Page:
AUSTIN, Texas — A post that gained a lot of traction on Reddit chronicled the COVID-19 situation at St. David's South Austin Medical Center and painted a dire picture.
The Reddit poster – who has since deleted the post and claims to be a registered nurse at the hospital – said that ICU beds were full and dead patients were taking up rooms because the morgue was full.
The Reddit poster, who claims to have four years of ICU experience, also said "FEMA is sending med surg nurses to assist starting next week, so we will see. Not. Good."
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A source familiar with the situation who reviewed the Reddit post confirmed to KVUE that the details depicted are accurate. Austin is pushing ahead with getting a refrigerated truck to town because “a lot of funeral homes are full,” according to the source. Bringing a refrigerated truck to the area is part of a more comprehensive plan, which includes the City’s Fatality Management Task Force, area hospitals and the Medical Examiner’s Office.
READ THE FULL POST HERE:
"Hey everyone! I posted this in response to a RationalAnarchy's daily COVID update, and a kind stranger suggested I made a new thread about it. I'm a nurse at St. David's south. ICU bed are full. They have now made IMC an additional ICU floor, and are now doubling patients in IMC. 2 vented patients in one room. The PACU had to hold 2 ICU patients overnight because there were no beds and the morgue was full. Dead patients were taking up rooms. There is talk about turning the PACU into an additional ICU unit. Med surg covid floors are continuing to expand, and St. David's has now put together a master list of all employees to be redeployed to other units and even other St. David's locations. We've been told that FEMA is sending med surg nurses to assist starting next week, so we will see. Not. Good. I have 4 years ICU experience, however am currently in the surgery department for about a year (burned out) I floated there last week to help out the ICU and for the first time in my career I was scared. Not to be alarmist, just to tell you how serious it is. I'm a pretty chill/laid back person and this translates to my nursing care. I've never seen SO many people so so severely sick and there not being much we can do for them. And this while style of nursing being different. IV pumps are outside the doors ran with extension tubing so you don't have to gown up constantly to go in the room to change IV bags and tend to alarms. They're not re using n95s for weeks, which is good. It's 1 a shift. But gowns they try to be very conscious of, if one person is gowned up and your patient needs something, you ask them to go in your room instead to save you wasting a gown on yourself. It's just a different world. Just stuff I never thought I would see. Anywho, sorry for the long post. Just wanted to share some insight for people that find it helpful. Stay safe everybody!"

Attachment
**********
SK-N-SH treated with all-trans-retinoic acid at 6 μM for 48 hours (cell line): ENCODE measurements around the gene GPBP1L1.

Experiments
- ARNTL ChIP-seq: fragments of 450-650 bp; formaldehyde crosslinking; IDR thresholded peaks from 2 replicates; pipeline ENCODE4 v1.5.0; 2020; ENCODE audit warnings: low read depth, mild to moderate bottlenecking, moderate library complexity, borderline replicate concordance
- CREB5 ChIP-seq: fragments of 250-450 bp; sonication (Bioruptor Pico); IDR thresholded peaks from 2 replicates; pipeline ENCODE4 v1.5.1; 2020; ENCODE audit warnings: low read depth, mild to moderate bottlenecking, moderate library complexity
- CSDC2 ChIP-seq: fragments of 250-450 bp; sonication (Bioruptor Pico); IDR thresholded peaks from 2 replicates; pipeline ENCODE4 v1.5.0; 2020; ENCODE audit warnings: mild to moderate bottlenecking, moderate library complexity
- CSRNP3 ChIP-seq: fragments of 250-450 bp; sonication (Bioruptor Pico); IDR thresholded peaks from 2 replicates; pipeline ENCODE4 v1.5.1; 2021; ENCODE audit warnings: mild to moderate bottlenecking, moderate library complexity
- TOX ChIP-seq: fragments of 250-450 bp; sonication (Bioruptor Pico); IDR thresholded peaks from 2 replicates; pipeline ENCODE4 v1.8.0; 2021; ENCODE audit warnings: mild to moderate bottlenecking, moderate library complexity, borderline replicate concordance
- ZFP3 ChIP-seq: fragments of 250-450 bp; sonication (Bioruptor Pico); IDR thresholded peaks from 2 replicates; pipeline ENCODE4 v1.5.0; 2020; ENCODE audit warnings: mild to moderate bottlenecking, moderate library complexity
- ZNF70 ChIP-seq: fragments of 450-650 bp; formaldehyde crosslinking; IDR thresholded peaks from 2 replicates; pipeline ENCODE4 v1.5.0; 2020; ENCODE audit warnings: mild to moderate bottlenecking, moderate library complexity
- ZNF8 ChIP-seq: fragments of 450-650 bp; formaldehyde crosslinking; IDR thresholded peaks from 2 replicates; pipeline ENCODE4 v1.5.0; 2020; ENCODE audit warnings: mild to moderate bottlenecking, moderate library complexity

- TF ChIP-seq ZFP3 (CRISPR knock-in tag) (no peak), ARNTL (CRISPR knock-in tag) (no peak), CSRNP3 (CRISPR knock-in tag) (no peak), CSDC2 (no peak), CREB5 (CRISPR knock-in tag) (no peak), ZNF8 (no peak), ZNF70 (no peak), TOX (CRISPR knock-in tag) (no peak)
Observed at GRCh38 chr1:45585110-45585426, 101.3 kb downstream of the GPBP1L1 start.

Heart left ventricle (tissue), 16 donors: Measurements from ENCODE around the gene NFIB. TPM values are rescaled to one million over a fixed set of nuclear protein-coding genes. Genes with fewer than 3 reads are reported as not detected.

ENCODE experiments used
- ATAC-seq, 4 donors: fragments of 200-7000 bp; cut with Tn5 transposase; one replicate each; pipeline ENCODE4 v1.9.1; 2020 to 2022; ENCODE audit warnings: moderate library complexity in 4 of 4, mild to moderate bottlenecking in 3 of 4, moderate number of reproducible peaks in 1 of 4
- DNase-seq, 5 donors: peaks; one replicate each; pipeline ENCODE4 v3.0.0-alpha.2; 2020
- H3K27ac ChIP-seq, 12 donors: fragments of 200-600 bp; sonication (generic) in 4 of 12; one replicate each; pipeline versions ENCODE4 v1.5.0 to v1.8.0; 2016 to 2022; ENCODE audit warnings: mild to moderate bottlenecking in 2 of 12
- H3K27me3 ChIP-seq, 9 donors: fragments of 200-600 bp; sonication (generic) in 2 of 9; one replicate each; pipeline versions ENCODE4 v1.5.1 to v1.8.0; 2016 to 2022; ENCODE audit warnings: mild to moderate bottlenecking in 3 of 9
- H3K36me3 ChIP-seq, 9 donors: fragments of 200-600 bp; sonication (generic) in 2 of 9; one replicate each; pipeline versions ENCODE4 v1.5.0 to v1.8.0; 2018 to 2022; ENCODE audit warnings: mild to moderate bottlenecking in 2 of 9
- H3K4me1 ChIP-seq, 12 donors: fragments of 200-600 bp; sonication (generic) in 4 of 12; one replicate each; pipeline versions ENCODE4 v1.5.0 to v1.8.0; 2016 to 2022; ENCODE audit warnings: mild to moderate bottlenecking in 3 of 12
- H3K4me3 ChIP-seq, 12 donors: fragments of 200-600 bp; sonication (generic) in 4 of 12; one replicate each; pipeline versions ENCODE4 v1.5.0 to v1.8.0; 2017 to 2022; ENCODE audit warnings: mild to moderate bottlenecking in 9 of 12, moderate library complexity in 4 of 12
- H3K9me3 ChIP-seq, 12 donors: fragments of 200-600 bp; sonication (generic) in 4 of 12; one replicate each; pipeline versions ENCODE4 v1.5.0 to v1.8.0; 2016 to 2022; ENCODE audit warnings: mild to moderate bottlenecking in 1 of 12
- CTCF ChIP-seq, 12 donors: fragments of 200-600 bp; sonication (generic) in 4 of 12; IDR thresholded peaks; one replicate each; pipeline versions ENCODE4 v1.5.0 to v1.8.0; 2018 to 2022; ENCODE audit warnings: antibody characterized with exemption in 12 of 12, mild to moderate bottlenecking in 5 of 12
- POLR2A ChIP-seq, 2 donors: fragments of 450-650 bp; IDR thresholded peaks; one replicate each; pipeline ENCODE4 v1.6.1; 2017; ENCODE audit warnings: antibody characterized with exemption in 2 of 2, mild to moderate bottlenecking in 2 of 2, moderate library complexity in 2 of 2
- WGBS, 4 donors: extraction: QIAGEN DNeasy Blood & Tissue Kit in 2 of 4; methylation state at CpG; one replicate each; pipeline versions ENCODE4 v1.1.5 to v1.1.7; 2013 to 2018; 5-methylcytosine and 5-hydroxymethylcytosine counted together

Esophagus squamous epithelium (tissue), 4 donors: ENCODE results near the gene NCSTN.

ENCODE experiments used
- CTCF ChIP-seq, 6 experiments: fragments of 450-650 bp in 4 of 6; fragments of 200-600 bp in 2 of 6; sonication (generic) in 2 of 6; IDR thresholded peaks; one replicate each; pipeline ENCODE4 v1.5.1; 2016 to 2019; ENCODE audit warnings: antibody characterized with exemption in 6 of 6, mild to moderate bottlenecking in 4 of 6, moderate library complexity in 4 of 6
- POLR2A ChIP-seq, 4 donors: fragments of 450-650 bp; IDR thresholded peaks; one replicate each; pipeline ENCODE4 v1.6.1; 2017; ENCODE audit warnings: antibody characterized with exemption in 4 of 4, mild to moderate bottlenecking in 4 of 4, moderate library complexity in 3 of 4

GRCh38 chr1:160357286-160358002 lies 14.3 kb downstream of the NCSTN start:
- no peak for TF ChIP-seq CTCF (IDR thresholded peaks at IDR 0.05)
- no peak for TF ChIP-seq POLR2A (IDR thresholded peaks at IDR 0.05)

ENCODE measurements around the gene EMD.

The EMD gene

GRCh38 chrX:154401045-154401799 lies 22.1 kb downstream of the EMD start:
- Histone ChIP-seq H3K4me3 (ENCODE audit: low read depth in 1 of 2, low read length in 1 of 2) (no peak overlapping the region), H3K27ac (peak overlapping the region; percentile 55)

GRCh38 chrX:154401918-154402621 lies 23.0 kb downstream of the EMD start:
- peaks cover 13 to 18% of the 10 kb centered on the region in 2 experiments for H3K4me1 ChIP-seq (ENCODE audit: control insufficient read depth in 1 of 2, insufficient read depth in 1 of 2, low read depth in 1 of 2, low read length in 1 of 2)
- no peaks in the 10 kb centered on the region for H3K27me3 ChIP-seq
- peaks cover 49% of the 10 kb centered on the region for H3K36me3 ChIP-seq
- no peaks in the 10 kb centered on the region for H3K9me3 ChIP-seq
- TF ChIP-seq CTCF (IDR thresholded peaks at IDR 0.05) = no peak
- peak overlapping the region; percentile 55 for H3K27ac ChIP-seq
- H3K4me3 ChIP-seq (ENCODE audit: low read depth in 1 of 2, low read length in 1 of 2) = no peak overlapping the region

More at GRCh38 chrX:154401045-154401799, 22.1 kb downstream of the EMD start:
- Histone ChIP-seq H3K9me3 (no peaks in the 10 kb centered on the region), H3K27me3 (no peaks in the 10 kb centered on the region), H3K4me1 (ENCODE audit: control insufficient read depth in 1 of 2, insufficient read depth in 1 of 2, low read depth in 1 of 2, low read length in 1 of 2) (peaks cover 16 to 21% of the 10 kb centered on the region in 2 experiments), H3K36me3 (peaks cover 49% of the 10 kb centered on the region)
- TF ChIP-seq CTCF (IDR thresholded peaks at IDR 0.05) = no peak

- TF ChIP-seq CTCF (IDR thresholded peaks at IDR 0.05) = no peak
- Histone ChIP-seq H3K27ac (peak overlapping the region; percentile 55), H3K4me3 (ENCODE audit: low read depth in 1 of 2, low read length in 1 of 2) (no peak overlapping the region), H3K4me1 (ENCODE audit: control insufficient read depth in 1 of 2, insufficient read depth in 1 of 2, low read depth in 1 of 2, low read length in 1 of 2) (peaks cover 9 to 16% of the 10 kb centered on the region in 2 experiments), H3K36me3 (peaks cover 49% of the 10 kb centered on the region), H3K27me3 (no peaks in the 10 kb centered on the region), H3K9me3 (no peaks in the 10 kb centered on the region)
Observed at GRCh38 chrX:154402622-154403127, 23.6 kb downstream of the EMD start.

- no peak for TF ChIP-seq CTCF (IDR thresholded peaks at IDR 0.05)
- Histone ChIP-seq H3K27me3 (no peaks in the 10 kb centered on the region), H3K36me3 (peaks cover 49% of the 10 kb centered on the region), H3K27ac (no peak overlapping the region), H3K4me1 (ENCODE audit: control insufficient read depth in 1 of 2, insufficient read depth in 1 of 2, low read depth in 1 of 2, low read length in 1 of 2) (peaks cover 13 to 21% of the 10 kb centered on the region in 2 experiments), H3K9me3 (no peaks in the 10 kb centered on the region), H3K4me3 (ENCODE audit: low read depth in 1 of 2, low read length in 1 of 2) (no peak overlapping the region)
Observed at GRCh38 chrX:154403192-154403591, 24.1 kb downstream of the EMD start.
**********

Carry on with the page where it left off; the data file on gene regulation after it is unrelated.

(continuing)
According to Dr. DeVry Anderson, chief medical officer with St. David's South Austin Medical Center, the hospital has seen morgue space fill up and deceased COVID-19 patients have had to stay in their room while waiting for morgue space to clear. Anderson told KVUE they have not transitioned parts of the hospital to ICU-level, but they have moved ICU staff around to provide ICU-level care in the intermediate care (IMC) area for COVID-19 patients because the health status of those patients can deteriorate more quickly. However, Anderson said the hospital is open to making those changes to retrofit rooms if needed.
"We're committed, as we always have been, to our plan to utilize all available care space to include retrofitting other clinical rooms with equipment or with beds or with the staff needed to care for different levels of acuity," Anderson said.